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Litlte Rock, Arkansas
December 31, 1943     Arkansas Catholic
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December 31, 1943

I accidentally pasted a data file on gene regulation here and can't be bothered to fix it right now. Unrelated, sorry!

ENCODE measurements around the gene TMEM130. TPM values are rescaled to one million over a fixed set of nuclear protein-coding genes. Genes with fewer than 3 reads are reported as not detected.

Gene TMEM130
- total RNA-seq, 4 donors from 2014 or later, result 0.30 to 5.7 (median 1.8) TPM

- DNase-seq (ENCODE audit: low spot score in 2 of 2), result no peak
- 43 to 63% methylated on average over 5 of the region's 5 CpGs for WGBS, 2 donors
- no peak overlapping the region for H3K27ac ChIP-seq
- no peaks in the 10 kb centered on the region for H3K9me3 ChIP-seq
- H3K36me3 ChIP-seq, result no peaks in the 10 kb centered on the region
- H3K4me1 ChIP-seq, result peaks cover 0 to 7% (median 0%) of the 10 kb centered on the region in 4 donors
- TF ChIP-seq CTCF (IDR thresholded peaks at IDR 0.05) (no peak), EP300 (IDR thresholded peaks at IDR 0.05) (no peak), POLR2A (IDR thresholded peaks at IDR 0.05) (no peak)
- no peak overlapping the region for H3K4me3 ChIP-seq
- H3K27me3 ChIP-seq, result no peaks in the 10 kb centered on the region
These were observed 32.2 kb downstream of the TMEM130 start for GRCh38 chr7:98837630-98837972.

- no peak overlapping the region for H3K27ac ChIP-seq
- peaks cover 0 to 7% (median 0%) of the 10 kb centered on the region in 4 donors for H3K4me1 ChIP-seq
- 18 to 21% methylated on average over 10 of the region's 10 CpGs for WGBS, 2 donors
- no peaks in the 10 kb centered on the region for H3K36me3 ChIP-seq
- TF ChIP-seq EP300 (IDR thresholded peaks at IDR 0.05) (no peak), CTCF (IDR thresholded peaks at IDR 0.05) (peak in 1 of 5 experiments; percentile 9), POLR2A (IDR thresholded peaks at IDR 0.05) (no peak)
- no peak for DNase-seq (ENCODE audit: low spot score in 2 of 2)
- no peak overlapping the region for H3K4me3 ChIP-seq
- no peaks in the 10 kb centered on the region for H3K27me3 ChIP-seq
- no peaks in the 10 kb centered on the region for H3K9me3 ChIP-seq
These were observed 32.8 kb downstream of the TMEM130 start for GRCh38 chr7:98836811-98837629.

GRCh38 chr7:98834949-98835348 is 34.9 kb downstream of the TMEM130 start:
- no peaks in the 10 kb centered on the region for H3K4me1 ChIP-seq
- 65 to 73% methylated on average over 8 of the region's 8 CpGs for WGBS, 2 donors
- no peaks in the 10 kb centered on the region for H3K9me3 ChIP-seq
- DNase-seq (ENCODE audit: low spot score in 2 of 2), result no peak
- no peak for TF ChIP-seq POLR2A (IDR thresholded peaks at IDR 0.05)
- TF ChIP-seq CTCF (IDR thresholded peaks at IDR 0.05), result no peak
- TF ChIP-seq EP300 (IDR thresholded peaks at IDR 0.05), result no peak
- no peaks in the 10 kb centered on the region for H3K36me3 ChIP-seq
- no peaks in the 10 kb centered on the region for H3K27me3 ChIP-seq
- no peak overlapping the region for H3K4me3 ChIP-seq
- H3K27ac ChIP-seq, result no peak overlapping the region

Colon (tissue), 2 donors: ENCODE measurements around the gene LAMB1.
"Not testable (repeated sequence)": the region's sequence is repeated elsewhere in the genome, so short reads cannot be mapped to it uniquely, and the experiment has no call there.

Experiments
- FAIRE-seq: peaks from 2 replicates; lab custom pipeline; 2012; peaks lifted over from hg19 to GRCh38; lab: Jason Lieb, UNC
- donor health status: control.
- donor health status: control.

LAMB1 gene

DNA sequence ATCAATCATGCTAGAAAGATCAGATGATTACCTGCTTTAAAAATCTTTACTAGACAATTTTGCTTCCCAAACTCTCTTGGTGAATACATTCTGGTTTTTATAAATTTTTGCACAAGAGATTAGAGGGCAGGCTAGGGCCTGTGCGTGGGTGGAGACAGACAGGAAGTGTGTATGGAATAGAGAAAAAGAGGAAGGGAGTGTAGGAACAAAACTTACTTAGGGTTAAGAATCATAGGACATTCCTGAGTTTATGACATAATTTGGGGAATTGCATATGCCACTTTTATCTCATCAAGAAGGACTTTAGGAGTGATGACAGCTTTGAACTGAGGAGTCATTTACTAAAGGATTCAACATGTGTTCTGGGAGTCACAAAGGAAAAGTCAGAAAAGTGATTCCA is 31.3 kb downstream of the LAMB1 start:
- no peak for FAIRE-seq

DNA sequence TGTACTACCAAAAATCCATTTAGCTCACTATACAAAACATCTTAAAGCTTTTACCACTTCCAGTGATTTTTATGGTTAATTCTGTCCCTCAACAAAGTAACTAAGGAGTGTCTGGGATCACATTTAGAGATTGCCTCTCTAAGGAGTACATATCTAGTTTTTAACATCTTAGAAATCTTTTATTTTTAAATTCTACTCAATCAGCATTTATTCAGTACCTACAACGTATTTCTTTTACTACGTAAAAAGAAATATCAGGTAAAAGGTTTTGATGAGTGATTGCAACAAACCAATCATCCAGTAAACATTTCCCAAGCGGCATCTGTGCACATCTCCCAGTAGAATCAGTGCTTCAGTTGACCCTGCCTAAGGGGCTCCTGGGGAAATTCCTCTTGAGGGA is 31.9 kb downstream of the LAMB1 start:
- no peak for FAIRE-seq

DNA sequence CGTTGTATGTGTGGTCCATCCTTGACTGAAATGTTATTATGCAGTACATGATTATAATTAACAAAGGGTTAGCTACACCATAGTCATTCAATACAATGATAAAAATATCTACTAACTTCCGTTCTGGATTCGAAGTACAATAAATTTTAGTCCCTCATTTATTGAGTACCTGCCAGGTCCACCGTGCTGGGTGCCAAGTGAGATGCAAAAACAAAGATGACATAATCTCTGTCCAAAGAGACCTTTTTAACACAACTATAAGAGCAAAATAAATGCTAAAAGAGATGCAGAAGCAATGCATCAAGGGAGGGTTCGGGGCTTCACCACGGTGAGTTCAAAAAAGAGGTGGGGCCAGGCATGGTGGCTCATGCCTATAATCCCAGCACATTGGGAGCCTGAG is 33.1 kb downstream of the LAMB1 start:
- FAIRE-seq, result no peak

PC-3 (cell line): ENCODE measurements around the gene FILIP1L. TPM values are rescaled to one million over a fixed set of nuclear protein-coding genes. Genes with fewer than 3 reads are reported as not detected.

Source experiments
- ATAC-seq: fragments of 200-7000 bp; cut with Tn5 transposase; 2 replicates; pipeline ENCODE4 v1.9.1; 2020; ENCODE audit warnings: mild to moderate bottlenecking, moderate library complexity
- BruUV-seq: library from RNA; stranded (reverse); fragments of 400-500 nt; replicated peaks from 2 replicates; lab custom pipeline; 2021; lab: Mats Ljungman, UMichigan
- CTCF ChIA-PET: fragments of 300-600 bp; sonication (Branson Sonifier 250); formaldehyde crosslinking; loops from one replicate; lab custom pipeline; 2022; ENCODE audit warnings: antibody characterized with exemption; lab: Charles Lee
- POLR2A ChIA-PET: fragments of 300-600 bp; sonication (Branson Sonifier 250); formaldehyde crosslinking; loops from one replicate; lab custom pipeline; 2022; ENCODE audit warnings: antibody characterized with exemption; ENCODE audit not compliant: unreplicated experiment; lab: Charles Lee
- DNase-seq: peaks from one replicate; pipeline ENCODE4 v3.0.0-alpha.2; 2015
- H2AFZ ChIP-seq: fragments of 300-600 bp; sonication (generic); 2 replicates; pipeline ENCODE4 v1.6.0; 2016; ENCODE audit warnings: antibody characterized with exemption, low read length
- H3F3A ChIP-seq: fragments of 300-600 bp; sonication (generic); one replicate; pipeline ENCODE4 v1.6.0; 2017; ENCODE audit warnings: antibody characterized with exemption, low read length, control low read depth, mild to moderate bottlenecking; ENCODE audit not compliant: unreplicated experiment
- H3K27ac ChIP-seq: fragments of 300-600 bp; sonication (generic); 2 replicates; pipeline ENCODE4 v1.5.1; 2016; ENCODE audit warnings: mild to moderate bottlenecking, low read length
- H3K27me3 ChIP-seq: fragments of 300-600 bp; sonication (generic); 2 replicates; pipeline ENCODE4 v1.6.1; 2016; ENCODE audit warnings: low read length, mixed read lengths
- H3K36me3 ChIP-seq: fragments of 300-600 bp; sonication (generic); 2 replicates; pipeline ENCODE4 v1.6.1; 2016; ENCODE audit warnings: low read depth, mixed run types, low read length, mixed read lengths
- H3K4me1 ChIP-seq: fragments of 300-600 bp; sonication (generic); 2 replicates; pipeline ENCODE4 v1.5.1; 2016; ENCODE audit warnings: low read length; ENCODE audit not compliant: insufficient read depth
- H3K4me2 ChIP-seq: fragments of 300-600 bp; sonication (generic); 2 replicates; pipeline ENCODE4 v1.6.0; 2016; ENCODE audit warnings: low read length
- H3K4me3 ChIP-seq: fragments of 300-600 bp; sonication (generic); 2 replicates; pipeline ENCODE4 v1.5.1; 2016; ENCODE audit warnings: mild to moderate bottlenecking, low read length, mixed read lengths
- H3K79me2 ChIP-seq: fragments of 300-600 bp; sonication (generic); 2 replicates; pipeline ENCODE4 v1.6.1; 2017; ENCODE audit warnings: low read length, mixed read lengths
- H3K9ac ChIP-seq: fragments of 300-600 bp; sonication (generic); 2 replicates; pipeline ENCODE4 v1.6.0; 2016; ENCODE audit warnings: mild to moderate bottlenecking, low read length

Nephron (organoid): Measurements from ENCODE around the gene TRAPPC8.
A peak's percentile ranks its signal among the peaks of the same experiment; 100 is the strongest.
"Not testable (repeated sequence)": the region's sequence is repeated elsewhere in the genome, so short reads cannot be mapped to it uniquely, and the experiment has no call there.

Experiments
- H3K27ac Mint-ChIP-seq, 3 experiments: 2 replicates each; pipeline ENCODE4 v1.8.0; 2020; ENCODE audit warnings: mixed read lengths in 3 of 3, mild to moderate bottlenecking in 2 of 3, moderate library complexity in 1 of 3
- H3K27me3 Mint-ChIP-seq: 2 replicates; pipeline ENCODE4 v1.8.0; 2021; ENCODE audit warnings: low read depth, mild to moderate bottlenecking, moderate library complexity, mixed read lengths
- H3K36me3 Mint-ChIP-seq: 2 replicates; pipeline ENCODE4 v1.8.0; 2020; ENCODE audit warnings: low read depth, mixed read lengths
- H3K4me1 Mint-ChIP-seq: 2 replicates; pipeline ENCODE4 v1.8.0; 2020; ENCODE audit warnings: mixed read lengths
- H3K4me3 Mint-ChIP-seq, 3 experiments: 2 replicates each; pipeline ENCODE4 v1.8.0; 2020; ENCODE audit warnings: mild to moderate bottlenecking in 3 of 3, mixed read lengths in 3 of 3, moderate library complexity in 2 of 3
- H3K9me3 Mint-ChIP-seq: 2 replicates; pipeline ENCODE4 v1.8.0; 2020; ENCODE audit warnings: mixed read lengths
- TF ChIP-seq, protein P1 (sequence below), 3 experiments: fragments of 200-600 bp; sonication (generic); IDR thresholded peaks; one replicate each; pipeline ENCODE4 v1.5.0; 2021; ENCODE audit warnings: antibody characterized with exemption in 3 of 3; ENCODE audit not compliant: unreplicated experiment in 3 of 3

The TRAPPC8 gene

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Q uI VIVE? The Sentry On the dial at All Souls, Oxford, are inscribe et imputantur--the hours perish and This is a wholesome and a sobering thought and take this opportunity to wish all the readers of this column Happy New Year, filled with the choicest blessings of God. beginning" of a new year should he a solemn occasion and to provoke thought. There is before each one of us clean upon which to write the deeds of each day of the year. days are given to us by God to use in working out our salvatioh. The records of many of our friends have written and their books are closed. Our records are still progress. God is giving us time. And yet there are people, some of us are arnomg them, who spend many hours time. Nothing could be more foolish. There is not a single moment in life that any one can afford to waste. "Youth is not rich in time, it may be poor; part with it, as with money, sparingly; pay no moment but in purchase of its worth; and wlat it is worth, ask death-beds, they can telL" It is very at ,this time of the year to remember that the present is the only one any person can call his own, and it very quickly. Worldly people greet the New Year with and dance and pledge their toasts to Bacchus, the Roman god wine and revelry. The thinking person must conjure up the stern of life. Time is often represented as a reaper with a scythe. symbol is a good meditation. We live in a materialistic age and of those, who think at all, think in terms of this world and lay plans to win the accolade that worldly success bestows upon darlings. The things of this world are given to us to use wisely. are many false prophets about us, who try to make us accept proposition that whatever is useful is good. This false philosophy tainted our educational system, our homes and our industry. goods have their place in our lives and we must seek but with discretion. Here is another year. W]mt it holds in for each of us, no one but God knows. Make it a real happy iear and play safe by working on God&apos;s side. President Roosevelt has proclaimed January 1, 1944 as "a day f prayer for all of us, in our churches, in our homes and in our those of us who walk in the familiar paths of home, those Who fight on the wide battle fields of the world, those who go down to the sea in ships and those who rise in the air on wings." The na- tion, as a whole, civilians, as well as all who are in the service, will lift their minds and h'earts to God and join their voices in that God will preserve us from harm and give to those who over us the light and the courage to so direct the affairs of this hation that it may be pleasing to God. At this time it might be well Ror all of us to remember the present sad plight of the world has brought about because nations and men have abandoned God 1rod have sought the solution of world affairs as well as domestic I in a manner that suits their own selfish convenience. Ira- has becolne respectable because it has had popular approval. would have been considered scandalous a generation ago is thought to be proper because it has the sanction of the majority the people. President Roosevelt and all those who have a share THE OFFICIAL ORGAN OF THE DIOCESE OF LITTLE ROCK LI'FTLE ROCK, ARKANSAS, DECEMBER 31, 1943 NO. 5 i CLA../ ROSARY SAVED,THEIR LIVES Lost for 30 days when their patrol bomber was downed,ln the South bPacifle area, these four U S Navy armen were saved by CathoUc natives who became friendly when a Rosary exhibited UY one of the men finally convinced the natives that they were not Japanese. Still bearded from their drama-filled experiences, the rescued men are. left to right (fronti Aviation Ordnanceman Third Class Carl Schaf. for of Portland. Ore.. Aviation Machinist's Mate SeCond Class Carl D Saunders. Logansport, Ind. (rear) Lieut. Marion D Trehitt. pnot. Santa Barbara, Calif., and Ensign Edward A. Conlon. co:pilot. Miami. who wore the Rosary around his neck Official MarineCorps Photo nking the law of this nation, its states and communities should mindful that Gd has very emphatlcally stated that He does notlSecuIor Edifor In service. There is no sense in being a "Yes Man" with God .... <;= He sees the thoughts Of men and knows their intentions. It important for the Chief Executive and all legislators and jurists realize that an efficacious prayer demands the right disposition the part of those who pray. It goes without saying that God is going to hear the prayers of any nation or people who have in- enough to understand His natural law and yet continue disregard it. The laws of this nation and most of its states sane- multiple marriage, birth control clinics and planned families. nation must stamp out these vices before we can expect God hear our prayers. On January 1, let us pray for the courage to right. God will do the rest. The children of this generation are certainly informed if they nothing else. They have to be very young to be gullible enough accept Santa Claus. A story was told during the recent holidays some youngsters who accosted a certain Kris Kringle and him about the air plane in which he claimed to have much higher than any of the big bombers. One of the chil- look at him in a critical manner and said, "Then where is oxygen mask?" Stories are also told of war heroes, who upon return home are questioned in a cynical manner by their young All this seems very precocious, but it is characteristic of the day system of education which deals principally in informa- There is no attempt to develop thought. For this reason our youngsters have plenty of raw nmterial which could be used, they have feeble "intellects. The modern system does not go in intellectual development any more than it does for moral train- For this reason it is hard to make these young people realize that exists between cause and effect. From this defect many of our modern evils, such as lack of discipline and lack respect for elders. The right kind of teaching in the schools and will direct the attention of the young people to the fact that the twig is bent the tree inclines." The skillful directors of the are those who make them realize that the years of childhood adolescence are of the utmost importance because of the relation they have to the years of adult life. The youmg people must taught to restrain their desires and their passions because they live all their lives with the individual self which they develop their formative years. In the natural order of things God enthusiasm, optimism and credulity to young people. As the go by they realize that life is a series of disappointments and for all those who place store by the things of this world. who are realists will develop into adults who are bored who are always seeking an artifical thrill. Elsie Robinson, In one of her recent columns, commented upon action of Charles Dullea, chief of police of San Francisco. Chief is of the opinion that the modern juke box is a menace to the of the present era. Elsie Robinson agrees with him whole heart- and she very wisely says that regardless of how good or how you may think that your children are, "No high school young- who devotes several hours daily to the hectic art of boogie- can possibly develop normally, nervously, physically, nor, add, scholastically." There seems to be an obsession for at present. The louder the music, the wilder the rhythm, the Popular it is. It appears almost like a Freudlan device to drown conscience. The juke box has made it possible to bring all kinds music to all sorts of places. There was a time when a cer- amount of decorum prevailed at dances; now given a little floor a Juke box and a cheap record and you can see all sorts of gyrations that continue until the "old juke box breaks down." dances originated among the savage tribes and when they first introduced into civilized communities they were allowed in the lowest dives of the worst cities. Now they have put on air of respectability and are found in so-called polite circles. well meaning parents and social directors pride themselves fact that they are doing a wonderful work when they induce people to make merry with Juke boxes and Jungle music homes or private halls. These dances are psychologically With or without liquor. What we need in this country is an face by those who exercise authority. They should forget about Popular with the youngsters and should begin to train them place before them some ideals that are worth while. When ; like "Pistol Packing Mamma" become a national craze it is to take stock of Our Ideals and consider where we are going. statesman once said, "Let me write the songs of a nation 'ho writes her laws." Georgia Warns Against "Klan" Following Meet Atlanta, Ga. (E)--Following a who are making a decent, honest meeting of the Ku Klux Klan in the Porter Memorial Gymnasium at Porterdale, Ga., at which a turkey dinner was served and which was attended by a former Governor of Georgia and other present and former officials, Ralph McGill, editor of the At- lanta Constitution here, took oc- casion to warn against the Klan and expressed the hope that there might not be a recrudescence of religious and racial intolerance in a possible economic recession after the war. Mr. McGill wrote as follows: 'It was possible to get another sort of postwar picture out el the turkey dinner which the Porter- dale Ku Klux Klan gave with former Governor Eugene Tal- madge, State Treasurer George Hamilton, former Game and Fish Commissioner and Jack Cravey and Burly Johnny Goodwin, Tahnadge bodygxmrd, as the honor :uests, "it was a little odd to see Geor;e Hamilton listed -as an honor guest and as one of the chief speakers of the evening be- cause never :beore has he been publicly identified with any anti-. Catholic, anti-Jewish or anti- foreign born organization. The others were in their usual groove. Catholics Good Citizens "There are not many Catholics in Georgia, which is a pity in a way, because they are almost in- variably good Christians, good citizens and worth-while members of a community, something which it never has been possible to say for all the members of the var- ious Ku Klux Klan klaverns of the State. Most of them vote, too. "There are not many Jews in Georgia, either, but they, too, are good citizens. Their contribution is one of decency and hard work. "They vote too. "There also are about 5,000 members of the Greek community in Atlanta alone and they, like the Catholics and Jews, have been buying war bonds and sending their sons off to fight. I do not know any better Americans than the Greek-born citizens we have. They work hard, pay their debts and attend to their own business. They don't hate any other group. "They also vote. "There are a great many Syrians in our midst, too, and while I do not know them as well as I do my Greek friends, they are prefer- able to such klansmen as were convicted for beating and whip- ping helpless persons. "I think there are some other foreign-born people in our State contribution. Reformation Doubted "There is no reason to have an organization formed to promote hate and antagonism toward Ca- tholics, Jews, foreign-born citi- zens or any other minority group. "The ]u Klux Klan may pro- test thatit now is a reformed or- ganization, but if you could see one of their rituals or sit in on a klavern meeting you would find the same old klan. If you could get through the mumb0-jumbo business of the kleagles, cyclops, knight-hawks and all that clap- trap, you would find it still to be silly, unChristian and danger- ous to the peace and dignity of the people. "It is very un-American because this country stands as a land of opportunity for all people and our Constitution so states. So, the Ku Klux Klan is un-American in conception. It often has been so in operation. "Well, as I was saying, it was no gurprise to find any of the honor guests there save Mr. Ham- ilton, who never before, in so far as the public knows, has identi- fied himself with the kluxers. "Maybe he wanted to see if after all, the men behind those sheets were just men with Hali- tosis, big adam's apples or double chins or big stomachs or skinny ones and not great, mysterious figures. "I would not have the people outside Georgia think this means there is a revival of the Ku Klux Klan in Georgia. It still will be safe to travel through our State. You will not be flogged or fright- ened by men in bedsheets. Most of the members look better under hoods, as far as that goes. There are just a few klaverns, kleagles konklaves, knight-hawks, klucks kilgraps, killer-dillers, and the like. For the most part they ex- ist in small towns where there isn't anything else to join or where some mill owner finances it as an anti-union organization. "Now and then they vill prosti- tute the cross of Christ by leaving it blazing beside some poor help- less person, they, in their coward- ly might, have flogged, but is done by the criminal element. Some of those were put in jail a few years back. Mr. Talmadge pardoned them. "This thing will be quite unim- portant un'less we have a depres- sed condition after this wa#, such as we had in the 1920s. Which is why we mtrst have better planning than we had in 1918-19. And more Christian democracy--not Kluxer Kristianity. There is a difference," P0pe's Christmas Plea Asks Leaders For World Peace Vatican City. El--Speaking by radio to the world as it prepared !to observe its fifth Christmas "in a sombre atmosphere of death and hate," His Holiness Pope Plus XII eaUed upon the dealers of peoples to "give mankind, thirsting for it, a peace that shall reinstate the human race in its own esteem and in that of history." "Scrupulously faithful as We wish to be o the dkl.ty of im- partiality inherent in Our Pas- toral ministry," His ttoliness said, "We formulate the desire that Our dea: children will not let slip any opportunity of securing the triumph of the principles of far- seeing an even-minded justice and brotherhood in the questions that are so essential for the salva- tion of States." The Holy Father said "a real peace in conformity with the dig- nity of man and the Christian con- scmnce can never be a harsh im- position by arms but rather is the result of a provident justice and a responsible sense of equity to- wards all." "You must not tomorrow stain the peace and repay injustice with injustice, or commit an even greater injustice," the Sovereign Pontiff declared. His Holiness was Vigorous in insisting that the rights of every people and nation, despite its size, be respected in the peace that will be made. He sternly warned that all members of the "family of States" must be left its own dig- 'nity "without renouncing or de- stroying itself." "Do not ask," he pleaded, "'renunciation of sub- stantial rights or vital necessities which you yourselves, if it were demanded from your people, would deem impracticable." Repeatedly he referred to "the family of States," "the Family of peoples," "a new spirit of world union." ' Anxiety For All Peoples Speaking to "all of you who by the disposition and permission of God hold j YU hand the destiny of your own and other peoples," Pope Plus said he is "anxious for the welfare and even for the very existence of each and every" people," and he called upon lead- ers to: "Rise above yourselves, above every narrow calculating judgment, above every boast of military superiority, above every one-sided affirmation of right and Jlstice." Little Rock Flier Reported Missing Mr. and Mrs. John Kleuser of Little Rock received notice from the War Deparlment that their son Lieutenant J. Kleuser, is missing in action over France. Lieutenant Kleuser, age 27, member of St. Edward's Parish, has been in the Air Force two years, and in England since last June. He had been awarded the Air Medal with two oak leaf clusters for heroism as co-pilot of the much publicized and cited "Mary Pat" of the 8th !omber Command, in England. / grad- uate of Little Rock High School, Lt. Kleuser flew at Adams Field for months before entering the Army Air Force in July, 1941. His most recent award covered "meritorious Service on numerous bombing missions over Germany and Nazi Europe" in the terms of his personal citation. A local daily paper lately carried a front page photograph of the crew of the "Mary Pat" and an insert photograph of Lt. Kleuser, stating that this crew had a total of 100 missions to its credit. Improvement Of Highway Cuts Off Picturesque View Jerusalem. (E)--A picturesque if dangerous section of the I highway approaching Jeru- salem has been put off the beaten track by the construc- tion of a modern road to by- pass the mountain ridge span- ned by the old rout e , built in Turkish times. By means of a series of 'breath-taking hair- )in twists and turns, popularly known as "The Seven Sisters," the old road climbed a preci- pitus height. Those making the ascent or descent obtained a fine view of Ain-Karem---scene of the Visitation--in the dis- tance, although few could take their minds off the dangerous road long enough to enjoy the vista. Pope Plus prayed that this will be the last war Christmas, but told his listeners that "all of Our ef- forts cannot cause this horrible war to end of a sudden." "Much less is it Our power," he added, "to open to you the future, of which God holds the keys." "Two Somewhere in New Guinea. A Little Rock doctor, now cap- tain with the U.S. Army in Arawe, is the hero of tales brought back from the front by the wounded. Captain Charles P. Wickard, an army doctor, swam among the battered rubber invasion boats administering first aid to the wounded. He saw to it that they kept in the boats and gave morphine to the sufferers. When the wounded were evacuated to New Guinea, Cap- tain Wickard remained at his post on New Britain. Captain Wickard, a native of Crockett, Texas, had been a practicing playsician in Little Rock since 1939, when he was called to the army in the fall of 1942. He was a member of St. Andrew's Cathedral parish, and Council 812 Knights of Col- umbus. He married the former Miss Margaret R. Robinson, of Kelser, Arkansas and is the father of three children. Dr. Wickard was on leave last May, and after returning to Camp Livingston, Alexandria, La., he was sent aboard. Press dispatches confirmed the early news of his service. Dr. Wickard' parents, Mr. and Mrs. C. H. Wickard, live at 2805 Gaines Street. Rainbolt Family Full Of Patriotism And Then Some ' i St. Patrick, Me. (E)---Once era Joseph Rainbolt makes up his imind, he is a very determined iriSh. For quite some time he quietly observed his wife and their four children at their home here talk- ing over the instructions they were taking to embrace the Ca- :tholic Faith. The more he listen- i ed the more he was impressed. Came the day when his eldest son, HJllis Patrick Rainbolt, announced he was going to join the Navy. Then era Joseph Rainbolt made up his mind. Straight to the rectory of the Shrine of St. Patrick Church on :Erin Avenue, here, went era Jo- seph Rainbolt and to the Rev. Francis J. O'Duignan, pastor, an- nounced: "Father, I am ready to enlist in two armies." He ex- plained that he wanted to be with his boy in serving the nation and that he also wanted to be with his family in the Catholic Faith. All the Rainbolts were baptized together at an impressive ser,ice. ::T.- Catholic Student Wins National Essay Medal New Orleans. (E)Florence Lee Heath, 12-year-old freshman at Sacred Heart of Jesus High School, won the Eckhardt Medal in the nation-wide essay contest open to Children of the Confed- eracy. She is a member of Julia Jackson Chapter, C. of C., and re- ceived the medal at a meeting of the chapter's senior organization. Stonewall Jackson Chapter, Unit- ed Daughters of the Confederacy. The subject this year was "Gen- eral Leonidas Polk." This is the second time an'Eck- hardt Medal, given by Mrs. Harry Eckhardt, a member of StonewaU Jackson Chapter, has been won by a member of Julia Jackson Chapter. This year, the Medal not only "came home" for a sec- ond time, but the recipient is a godchild of the donor, who made the presentation. things, however," His Holiness said, "We can and will do." "The first is that We have used and shah use all Our resources, material and spiritual, to lessen the sad consequences of the war for prisoners, wounded, missing, straying, needy--for all those in suffering and trouble of every language and nation. "The second is that in the course of this sad time We want you above all to remember the great consolation with which our faith inspires us when it reaches that death and the sufferings of this life lose their bitter sorrow for those who can with calm and serene conscience make their own that prayer of the Church in the Mass of the Dead: 'Unto Thy faith- ful, O Lord, life is changed, not taken away; and the abode of this earthly sojourn being dis- solved, an eternal dwelling is pre- pared in Heaven.' " Pope Plus, outlining the duties of Christians at the present mom- ent, said "the progress of man- kind in the present confusion has been a progress without God and even against God; without Christ and even against Christ." "It is fitting, however," His Holiness continued, "that Christians reflect on that share of responsibility which belongs to them for the present afflictions." Pope Plus said it is "tragically sad" to think of the "countless men" who have found only "de- ceptive illusions and painful dis- illusionment" in their search for happiness that will satisfy them on this earth. 'Disillusioned Souls' In the ranks of "these straying disillusioned souls," His Holiness !said, 'it is not hard to find those who placed all their faith in a world expansion of economic life, thinking that this alone would suf- fice to draw the peoples together in a spirit of brotherhood, and promising themselves from its grandiose organization, perfected and refined to an ever greater de- gree, unheard of and unsuspected increase of prosperity for human society." "In 'the same way acted and thought in the past those other deluded ones," the Holy Father said, "who placed happiness and prosperity exclusively in a form of science and culture which was averse to recognizing the Creator of the Universe." "Let not these disillusioned vo- taries of science and economic life fear to come before the Crib of the Son of God," Pope Plus said. His Holiness said that in addi- tion to those who are "profoundly disconcerted because of the bank- ruptcy of social and intellectual trends largely followed by poli- tical leaders and scientists," there is "the not less npmerous class" of those "who ar in great dis- tress and sorrow because of the collapse of their own personal and private ideal of life." The Holy Father added that this class "comprises the immense number of those for whom labor was the end of life, and for whom the goal of their fatigue was a comfortable material existence, but who, in the struggle to attain this end, had put far from them religious considerations, and had neglected to give to their life a healthy moral orientation." Holy Father Sends Christmas Message To War Prisoners Washington. (E)--His Holiness Pope Plus XlI has sent a special personal Christmas Message to all prisoners of war everywhere. The following is u translation of the message; "To our beloved prisoners and all those who, like them, far from their loved ones, are absorbed in longing for the joys of Christmas by the fireside at home, We send Our warm affection and fatherly blessing, with the sincere wish that the peace which Jess Christ has brougtt to all those who are in distress may be ample recom- pense for their sufferings and an infallible promise of a renewed Christian prosperity." 'The message, printed in their respective languages and bearing the signature of the Holy Father, has been made available in the form of an attractive Christmes card presented to all prisoners of war in fhis country by ttis Excel- lency the Most Rev. Amleto Giovaai Cicognani Apostolic Delegate t the United States. Tde front cover of the card ha a picture of the Infant Jesus be- neath the Star of Dethlefiem, wi the inscriptior "Venite Adore- mus." On the inner cover is a picture of the Holy Father. On the opposite page is the message of His Holiness printed in dif- ferent languaes to suit the pris- oners of the varions nationalities.